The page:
PhD - Quantum Enabled Synchronised Radar Network
The objective of this thesis is to realise a quantum-enabled synchronised radar network with multiple nodes. Such a radar network will allow an understanding of the presence and location of any flying object in the space of interest together with real time updates of that knowledge. Thus, it will enable identification as well as differentiation of slow-moving objects from stationary or fast moving ones, which is a limitation with the current sensing capabilities. In order to achieve this objective, the prospective student will work with miniature optical resonators and an optical-to-microwave source and implement both with a strontium cold-atom system, which will discipline the optical resonators. The complete system will then be evaluated for usage in a distributed radar system. The PhD work will build upon the ongoing work being carried within the QT Hub for Sensing and Timing. The University of Birmingham provides opportunities to attend skills-related training courses and international conferences. The successful candidate will join a team of 2 PostDocs and 2 PhDs. The candidate will be embedded in an excellent eco-system with an excellent support at every level. The research group consists of several PhDs and PostDocs, as well as 4 state-of-the art labs equipped with 5 frequency combs, one active H maser, one UTC rack and two functioning radars among various other facilities and equipments. If you are interested in the job, please apply via the University of Birmingham online portal. Full funding is only available for UK students. If you like to have more information about anything, please get in touch with Prof. Yeshpal Singh: email@example.com.
About our School-
The School of Physics and Astronomy is a world-leading physics department, excelling in both research and teaching. Our physics research was recently ranked top in the UK for 4-star-category research, and 4th by GPA, by the Research Excellence Framework 2021. The 2016 Nobel Prize in Physics was awarded to Professor Mike Kosterlitz and Professor David Thouless jointly for their work into the discoveries of the properties of matter, work which started when they were at Birmingham together. The 2017 Prize was awarded for the detection of gravitational waves, in which Birmingham staff played a key role. The School is an excellent environment for an upcoming academic.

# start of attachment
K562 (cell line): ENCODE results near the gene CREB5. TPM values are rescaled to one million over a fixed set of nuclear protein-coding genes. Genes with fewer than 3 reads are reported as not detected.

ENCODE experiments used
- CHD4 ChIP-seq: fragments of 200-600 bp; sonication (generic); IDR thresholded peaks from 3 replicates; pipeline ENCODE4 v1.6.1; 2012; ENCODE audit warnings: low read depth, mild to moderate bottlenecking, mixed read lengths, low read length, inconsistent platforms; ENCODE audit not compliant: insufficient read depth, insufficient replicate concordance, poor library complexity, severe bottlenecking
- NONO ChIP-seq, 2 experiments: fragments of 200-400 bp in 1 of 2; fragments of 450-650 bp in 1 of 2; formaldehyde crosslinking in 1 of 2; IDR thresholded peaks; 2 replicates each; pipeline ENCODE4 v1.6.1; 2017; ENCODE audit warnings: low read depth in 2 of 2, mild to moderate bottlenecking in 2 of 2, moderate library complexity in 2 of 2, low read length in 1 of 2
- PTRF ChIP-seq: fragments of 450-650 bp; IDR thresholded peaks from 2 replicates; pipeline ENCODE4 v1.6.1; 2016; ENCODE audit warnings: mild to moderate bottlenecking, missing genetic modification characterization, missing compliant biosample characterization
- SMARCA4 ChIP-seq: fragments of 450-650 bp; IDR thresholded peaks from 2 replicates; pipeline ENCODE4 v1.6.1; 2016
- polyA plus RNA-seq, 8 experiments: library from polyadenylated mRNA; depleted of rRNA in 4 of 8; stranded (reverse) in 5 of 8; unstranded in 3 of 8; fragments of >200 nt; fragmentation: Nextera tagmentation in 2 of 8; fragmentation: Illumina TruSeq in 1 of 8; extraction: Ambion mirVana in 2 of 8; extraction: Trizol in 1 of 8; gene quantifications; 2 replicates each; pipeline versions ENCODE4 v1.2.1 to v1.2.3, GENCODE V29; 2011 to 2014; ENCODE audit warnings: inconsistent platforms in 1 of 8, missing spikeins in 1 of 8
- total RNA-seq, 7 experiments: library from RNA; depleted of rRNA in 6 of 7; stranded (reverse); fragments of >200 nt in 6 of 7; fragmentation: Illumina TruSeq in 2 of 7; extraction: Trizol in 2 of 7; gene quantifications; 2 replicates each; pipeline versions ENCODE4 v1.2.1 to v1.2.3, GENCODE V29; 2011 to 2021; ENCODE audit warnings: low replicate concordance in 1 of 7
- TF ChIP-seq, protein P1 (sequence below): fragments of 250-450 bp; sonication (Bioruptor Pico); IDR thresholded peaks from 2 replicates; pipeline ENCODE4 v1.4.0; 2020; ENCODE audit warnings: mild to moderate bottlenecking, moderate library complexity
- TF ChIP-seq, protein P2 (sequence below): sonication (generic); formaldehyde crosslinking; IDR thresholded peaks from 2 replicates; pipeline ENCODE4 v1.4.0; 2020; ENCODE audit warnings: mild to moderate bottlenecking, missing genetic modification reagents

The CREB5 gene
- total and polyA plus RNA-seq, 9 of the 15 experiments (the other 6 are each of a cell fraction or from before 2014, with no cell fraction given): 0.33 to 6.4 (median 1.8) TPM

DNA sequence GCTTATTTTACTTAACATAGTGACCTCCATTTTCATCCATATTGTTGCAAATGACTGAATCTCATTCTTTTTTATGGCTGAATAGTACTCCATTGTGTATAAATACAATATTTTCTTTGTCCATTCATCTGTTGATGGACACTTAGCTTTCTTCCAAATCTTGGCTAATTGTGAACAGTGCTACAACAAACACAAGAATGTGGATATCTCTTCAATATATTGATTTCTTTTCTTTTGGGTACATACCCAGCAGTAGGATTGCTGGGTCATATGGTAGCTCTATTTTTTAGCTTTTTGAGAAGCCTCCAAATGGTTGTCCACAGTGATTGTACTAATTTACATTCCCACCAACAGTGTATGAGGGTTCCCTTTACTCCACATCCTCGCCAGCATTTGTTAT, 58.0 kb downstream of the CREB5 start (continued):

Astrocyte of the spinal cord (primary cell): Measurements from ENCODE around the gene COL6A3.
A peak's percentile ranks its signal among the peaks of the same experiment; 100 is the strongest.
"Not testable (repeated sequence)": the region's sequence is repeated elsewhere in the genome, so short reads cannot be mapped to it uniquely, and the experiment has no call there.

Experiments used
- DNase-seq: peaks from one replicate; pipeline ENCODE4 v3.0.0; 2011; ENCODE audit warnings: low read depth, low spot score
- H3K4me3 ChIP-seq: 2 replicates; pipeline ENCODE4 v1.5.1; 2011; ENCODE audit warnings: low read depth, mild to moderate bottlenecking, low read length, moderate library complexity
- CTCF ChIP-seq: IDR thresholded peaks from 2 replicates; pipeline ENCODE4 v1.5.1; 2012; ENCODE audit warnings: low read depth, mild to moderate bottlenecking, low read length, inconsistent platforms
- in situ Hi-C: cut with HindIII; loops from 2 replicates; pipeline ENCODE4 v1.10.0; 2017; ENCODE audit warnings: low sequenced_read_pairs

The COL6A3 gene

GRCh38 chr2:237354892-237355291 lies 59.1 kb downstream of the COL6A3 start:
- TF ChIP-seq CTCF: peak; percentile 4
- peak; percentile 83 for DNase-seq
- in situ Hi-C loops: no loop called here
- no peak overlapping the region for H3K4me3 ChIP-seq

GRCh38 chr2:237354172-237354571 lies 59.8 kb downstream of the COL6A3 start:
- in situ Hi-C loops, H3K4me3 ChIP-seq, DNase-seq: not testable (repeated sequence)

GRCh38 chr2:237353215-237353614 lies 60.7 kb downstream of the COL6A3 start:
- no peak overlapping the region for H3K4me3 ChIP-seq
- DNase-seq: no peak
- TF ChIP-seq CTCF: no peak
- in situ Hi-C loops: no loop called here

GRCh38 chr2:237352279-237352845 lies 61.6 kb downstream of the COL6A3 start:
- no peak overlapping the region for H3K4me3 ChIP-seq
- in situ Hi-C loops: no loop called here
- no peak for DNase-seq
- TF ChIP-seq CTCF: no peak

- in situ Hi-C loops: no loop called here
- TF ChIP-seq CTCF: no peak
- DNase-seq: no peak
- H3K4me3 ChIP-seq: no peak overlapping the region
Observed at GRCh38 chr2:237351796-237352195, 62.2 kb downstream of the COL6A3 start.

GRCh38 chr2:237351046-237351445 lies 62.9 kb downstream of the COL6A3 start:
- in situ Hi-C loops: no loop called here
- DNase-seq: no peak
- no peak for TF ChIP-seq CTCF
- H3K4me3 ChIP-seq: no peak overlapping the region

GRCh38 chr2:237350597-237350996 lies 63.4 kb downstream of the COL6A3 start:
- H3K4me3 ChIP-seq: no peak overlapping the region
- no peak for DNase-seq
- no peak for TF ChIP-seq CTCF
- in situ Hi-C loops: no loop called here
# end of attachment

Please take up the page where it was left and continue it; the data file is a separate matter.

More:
The School’s research portfolio is wide-ranging, and covers three principal themes: Quantum Matter; Particle and Nuclear Physics; and Astronomy and Experimental Gravity. It has over 120 academic and research staff together with 120 graduate students with around 50 technical and clerical support staff.
The School of Physics and Astronomy is an Institute of Physics Juno Champion since 2014 and holder of the Athena SWAN Silver Award. Both initiatives recognise the School’s commitment to promote diversity and equality, and to encourage better practice for all members of the community, whilst also working towards developing an equitable working culture in which all students and staff can achieve their full potential.
Link for application: https://www.birmingham.ac.uk/schools/physics/phd/apply.aspx